The heavy footsteps eased onto a thin path worn to the pavement by hundreds of other cowboys and horses. The path ended at the base of a large wooden door: the back entrance to the Coliseum. A gloved hand reached out for the handle. The door swung open. And the cold white world outside gave way to the warm browns of old wooden stalls and fresh dirt backstage.
The man led his horse through a long corridor, plotting his course to avoid scattered piles of horseshit. The ammonia stench of animal urine overpowered all other smells, watering eyes and noses alike. The man pressed on, passing cowboys and cowgirls gathered in loose groups of three, four, and five. He stopped occasionally to wish friends well, continuing only after leaving the group laughing at some self-deprecating statement. Finally, he reached the warm-up area—a circle of dirt about a hundred feet across and located just outside the arena. He climbed onto his horse and blended into a parade of riders getting their horses ready to run.
He settled in behind Luke and Bryan Fields, two NFR qualifiers from the previous year who were busy laughing at each other’s jokes. Casey, a short rope hanging around his neck and a longer one curled around his arm, stood and talked to a man across a fence. McGilchrist sat on a bale of hay, took the hat from his head, and prayed. Levi and Austin warmed their horses, looking around and taking it all in.
Suddenly, the crowd roared as the lights went out inside the Coliseum. Seconds later, the glow of green lasers and fireworks flashes filtered backstage. As rock music blared, the muffled voice of announcer Boyd Polhamus carried into the warm-up area as the 2004 rodeo season got under way.
Denver, like most rodeos, features seven main events. There are four timed competitions—steer wrestling, team roping, calf roping, and barrel racing—and three rough stock events—bareback bronc riding, saddle bronc riding, and bull riding. Most rodeos begin with bareback riding and steer wrestling, then work through the other events until it comes to bull riding, which usually serves as the finale. Though bull riding clearly holds the most crowd appeal and tension—at least partially because it’s the only event where the animals actually try to kill the competitors and the prospect of death always looms one bad break away—each event has its core of followers.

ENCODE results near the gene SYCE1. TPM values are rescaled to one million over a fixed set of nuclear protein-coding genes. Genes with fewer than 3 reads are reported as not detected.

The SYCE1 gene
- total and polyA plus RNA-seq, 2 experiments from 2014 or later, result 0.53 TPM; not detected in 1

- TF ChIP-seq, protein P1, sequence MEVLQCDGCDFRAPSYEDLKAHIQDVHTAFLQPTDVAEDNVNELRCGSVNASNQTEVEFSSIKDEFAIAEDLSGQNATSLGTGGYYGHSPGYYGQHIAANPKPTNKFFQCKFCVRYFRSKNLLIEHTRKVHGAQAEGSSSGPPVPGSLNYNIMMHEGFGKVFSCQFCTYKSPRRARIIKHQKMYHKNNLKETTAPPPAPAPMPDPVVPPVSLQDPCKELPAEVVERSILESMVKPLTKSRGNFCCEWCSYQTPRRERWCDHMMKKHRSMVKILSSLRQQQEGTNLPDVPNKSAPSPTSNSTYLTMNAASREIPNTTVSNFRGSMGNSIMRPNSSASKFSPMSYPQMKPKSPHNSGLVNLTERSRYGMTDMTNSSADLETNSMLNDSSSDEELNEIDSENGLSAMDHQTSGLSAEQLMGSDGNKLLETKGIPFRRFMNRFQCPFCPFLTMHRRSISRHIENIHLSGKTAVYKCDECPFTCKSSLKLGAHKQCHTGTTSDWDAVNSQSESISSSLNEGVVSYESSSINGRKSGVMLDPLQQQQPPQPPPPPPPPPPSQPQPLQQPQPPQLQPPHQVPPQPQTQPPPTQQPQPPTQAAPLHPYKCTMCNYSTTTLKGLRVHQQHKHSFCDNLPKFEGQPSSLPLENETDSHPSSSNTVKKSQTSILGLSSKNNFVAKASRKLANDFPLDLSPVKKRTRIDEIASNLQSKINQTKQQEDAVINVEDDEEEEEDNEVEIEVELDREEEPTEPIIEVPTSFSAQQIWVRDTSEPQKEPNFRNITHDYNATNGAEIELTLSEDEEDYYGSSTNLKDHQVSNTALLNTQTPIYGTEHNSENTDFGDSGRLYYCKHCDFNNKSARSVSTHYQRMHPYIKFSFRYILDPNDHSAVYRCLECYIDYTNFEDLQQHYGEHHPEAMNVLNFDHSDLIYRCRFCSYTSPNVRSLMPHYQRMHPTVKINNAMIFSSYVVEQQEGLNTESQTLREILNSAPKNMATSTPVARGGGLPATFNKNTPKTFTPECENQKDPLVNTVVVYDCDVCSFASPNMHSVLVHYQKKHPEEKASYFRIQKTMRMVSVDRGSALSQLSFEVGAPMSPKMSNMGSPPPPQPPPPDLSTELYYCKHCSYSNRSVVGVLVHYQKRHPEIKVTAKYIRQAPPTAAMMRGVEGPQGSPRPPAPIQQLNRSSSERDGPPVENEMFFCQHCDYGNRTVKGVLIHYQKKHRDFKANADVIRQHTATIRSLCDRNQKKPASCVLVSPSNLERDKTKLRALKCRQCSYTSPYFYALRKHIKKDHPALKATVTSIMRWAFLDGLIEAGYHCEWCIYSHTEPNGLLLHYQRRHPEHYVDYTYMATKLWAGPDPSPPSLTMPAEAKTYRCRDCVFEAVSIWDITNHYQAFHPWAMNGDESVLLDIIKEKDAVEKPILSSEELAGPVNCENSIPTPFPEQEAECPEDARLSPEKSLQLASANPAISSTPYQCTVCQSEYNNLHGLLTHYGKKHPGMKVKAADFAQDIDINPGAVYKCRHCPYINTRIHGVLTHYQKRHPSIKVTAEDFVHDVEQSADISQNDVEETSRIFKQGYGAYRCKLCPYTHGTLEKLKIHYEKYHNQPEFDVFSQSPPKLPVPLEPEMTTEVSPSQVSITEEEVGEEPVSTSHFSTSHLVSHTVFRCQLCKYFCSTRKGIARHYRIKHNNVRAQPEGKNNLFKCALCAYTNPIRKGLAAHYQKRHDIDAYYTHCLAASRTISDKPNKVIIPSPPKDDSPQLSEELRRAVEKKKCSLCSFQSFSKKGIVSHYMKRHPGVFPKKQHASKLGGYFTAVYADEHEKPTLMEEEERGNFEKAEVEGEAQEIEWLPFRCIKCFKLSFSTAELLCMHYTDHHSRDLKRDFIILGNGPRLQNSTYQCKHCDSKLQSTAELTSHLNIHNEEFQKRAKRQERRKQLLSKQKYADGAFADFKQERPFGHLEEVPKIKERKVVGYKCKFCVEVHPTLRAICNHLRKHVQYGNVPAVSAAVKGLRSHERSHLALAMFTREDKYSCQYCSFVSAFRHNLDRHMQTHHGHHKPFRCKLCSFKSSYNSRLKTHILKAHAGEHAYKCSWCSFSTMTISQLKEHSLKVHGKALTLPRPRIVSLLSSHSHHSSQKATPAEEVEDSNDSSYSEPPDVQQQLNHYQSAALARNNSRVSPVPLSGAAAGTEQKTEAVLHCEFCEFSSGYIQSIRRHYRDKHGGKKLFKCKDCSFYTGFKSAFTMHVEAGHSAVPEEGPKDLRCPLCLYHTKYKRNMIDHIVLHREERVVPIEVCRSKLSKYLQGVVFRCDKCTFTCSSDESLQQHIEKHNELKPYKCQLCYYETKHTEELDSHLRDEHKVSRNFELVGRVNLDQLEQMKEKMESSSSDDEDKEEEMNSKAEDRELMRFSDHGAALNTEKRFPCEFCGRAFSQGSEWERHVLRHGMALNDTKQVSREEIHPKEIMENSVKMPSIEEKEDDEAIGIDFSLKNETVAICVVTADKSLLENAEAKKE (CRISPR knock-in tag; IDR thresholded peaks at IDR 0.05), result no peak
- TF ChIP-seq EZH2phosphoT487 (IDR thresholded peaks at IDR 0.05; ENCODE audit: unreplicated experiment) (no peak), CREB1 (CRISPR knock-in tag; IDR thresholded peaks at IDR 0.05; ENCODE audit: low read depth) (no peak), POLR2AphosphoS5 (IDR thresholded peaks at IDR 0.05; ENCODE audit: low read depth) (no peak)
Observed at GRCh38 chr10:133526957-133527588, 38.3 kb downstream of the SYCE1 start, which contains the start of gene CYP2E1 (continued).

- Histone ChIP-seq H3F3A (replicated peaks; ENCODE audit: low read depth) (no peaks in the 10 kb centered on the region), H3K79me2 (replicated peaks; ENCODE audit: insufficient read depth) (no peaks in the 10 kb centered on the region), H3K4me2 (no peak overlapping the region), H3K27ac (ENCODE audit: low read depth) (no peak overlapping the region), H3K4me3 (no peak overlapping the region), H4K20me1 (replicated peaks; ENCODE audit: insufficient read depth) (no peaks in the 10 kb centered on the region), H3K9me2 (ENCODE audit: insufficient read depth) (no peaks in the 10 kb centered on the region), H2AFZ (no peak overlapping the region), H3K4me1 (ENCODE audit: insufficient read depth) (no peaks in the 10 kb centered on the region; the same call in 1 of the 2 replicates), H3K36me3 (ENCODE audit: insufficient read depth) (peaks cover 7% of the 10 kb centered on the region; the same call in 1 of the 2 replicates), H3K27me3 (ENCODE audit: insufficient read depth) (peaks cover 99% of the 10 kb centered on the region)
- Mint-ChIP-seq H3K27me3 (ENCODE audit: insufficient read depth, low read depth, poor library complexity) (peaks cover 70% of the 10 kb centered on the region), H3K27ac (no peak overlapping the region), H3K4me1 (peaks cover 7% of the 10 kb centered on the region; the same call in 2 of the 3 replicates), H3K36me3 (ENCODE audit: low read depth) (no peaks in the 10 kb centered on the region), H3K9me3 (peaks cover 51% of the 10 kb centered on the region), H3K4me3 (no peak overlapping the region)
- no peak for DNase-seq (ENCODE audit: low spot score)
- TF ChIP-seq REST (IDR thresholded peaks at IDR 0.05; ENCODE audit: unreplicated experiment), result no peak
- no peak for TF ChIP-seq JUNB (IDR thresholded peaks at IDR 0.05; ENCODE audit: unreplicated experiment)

Steer wrestling, revered for its combination of speed and strength, was invented about a century ago by a cowboy named Bill Pickett, who performed the novelty act in a traveling Wild West show. Team roping has built an enormous following as rodeo’s only true team event, a sport that originated on ranches where two men were needed to treat or brand large cattle. Saddle bronc riding is the sport’s classic competition, having evolved from the task of breaking horses on sprawling cattle ranches of the Old West. Barrel racing has its own set of fans, being the only flat-out race as well as the only event that features female competitors. Bareback riding, possibly the most physically demanding event in rodeo, has been compared to riding a jackhammer with one hand.
After Denver’s first round of bareback riders had taken their turns, the main gate at the other end of the arena swung open. A couple dozen steer wrestlers made their way in and walked toward the timed-event chutes.
Levi and Austin were among the first bulldoggers to go, and both threw their steers to the ground in little more than five seconds: good showings, but not fast enough for any money. Their second runs didn’t win them anything, either.
Of the three rookies, McGilchrist had the best opener. Two solid runs earned him a spot in the short round, and he rode away from Denver with a check worth more than five thousand dollars and a top five spot in the early season standings. However, he would spend the next few months in a serious drought that would see his name slip a few spots in the standings each week until it left the top fifty altogether.